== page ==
First 24 hours in Hospital after Delivery: What to Expect?

We often hear or talk about the process of delivering a baby, but what about what happens after delivery while you are still in the hospital? We hope this article gives first-time parents a guideline on what to expect after you have delivered your baby, while you are still in the hospital.

  1. Skin-to-skin moment right after delivery
    Your newborn will be wet from the amniotic fluid and can easily become cold. After your paediatrician has done all health assessments, the midwife will quickly dry the baby and wrap your baby warmly with a blanket or swaddle. The midwife will also place your baby skin-to-skin on your chest to keep your baby warm. This is often the most emotional time when you first meet your baby. Early skin-to-skin contact with the mother helps reduce crying, improves bonding and helps you to breastfeed successfully.

  2. Immediate health assessments for your newborn
    Health assessments for your newborn start right away when he or she is born. One of the first checks is the Apgar test which is a scoring system to evaluate your newborn’s condition at 1 minute and 5 minutes after birth. The healthcare professionals will evaluate these signs and give a point value:

    • Activity; muscle tone
    • Pulse rate
    • Grimace; reflex irritability
    • Appearance; skin colour
    • Respiration

    A score of 7 to 10 is considered normal. A score of 4 to 6 may mean that the baby needs some rescue breathing measures (oxygen) and careful monitoring. A score of 3 or below means that the baby needs rescue breathing and lifesaving techniques.

  3. Physical examinations for your newborn in the delivery room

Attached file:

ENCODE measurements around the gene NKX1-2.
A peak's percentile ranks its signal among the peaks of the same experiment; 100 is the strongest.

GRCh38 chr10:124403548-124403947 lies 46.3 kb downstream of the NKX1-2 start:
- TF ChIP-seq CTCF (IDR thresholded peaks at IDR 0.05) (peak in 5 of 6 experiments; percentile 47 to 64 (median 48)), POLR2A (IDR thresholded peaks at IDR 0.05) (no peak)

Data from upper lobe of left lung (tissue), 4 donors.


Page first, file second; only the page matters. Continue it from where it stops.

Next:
A quick physical exam will be done to check if your baby is healthy. Other procedures will be done over the next few minutes and hours. Some of these procedures include:

    • Measurement of your baby’s temperature, heart rate and respiratory rate.
    • Measurement of your baby’s weight, length and head circumference to find out if your baby is normal for the number of pregnancy weeks. Small or underweight babies and overweight babies may need special attention and care.
    • Cord care. The baby's umbilical cord stump will have a clamp. It needs to be kept clean and dry. 
    • Bacteria in the birth canal can infect a baby's eyes. Your baby will be given antibiotics or antiseptic eye drops or ointment either right after delivery or later in the nursery to prevent eye infection.
    • These are often taken and recorded in the medical record.
    • Your baby will be given a vitamin K shot to prevent the possibility of bleeding.

    Before your baby leaves the delivery room, the nurse will place a matching ID bracelet on you and your baby. Baby usually has 2 bracelets, one on the wrist and one on the ankle which will be checked each time your baby comes in or goes out from your room.

  4. Care for your newborn after a vaginal delivery
    Healthy babies born in a vaginal delivery are usually able to stay with the mother. In the first hour or two after birth, most babies are in an alert, wide-awake phase. This offers a chance for you and your partner to get to know your newborn. Baby will often turn to the familiar sound of the mother's voice. Baby’s focus of vision is best at about 8 to 12 inches - just the distance from the baby cradled in your arms to your face.

    You will start breastfeeding in the first or two hours after delivery. Babies have an innate ability to start nursing right away after they are born. This first feeding helps stimulate breastmilk production. It also causes your uterus to contract. This can help prevent over bleeding. You can use Wet Cleaning Cotton to give your breasts a quick clean before and after breastfeeding.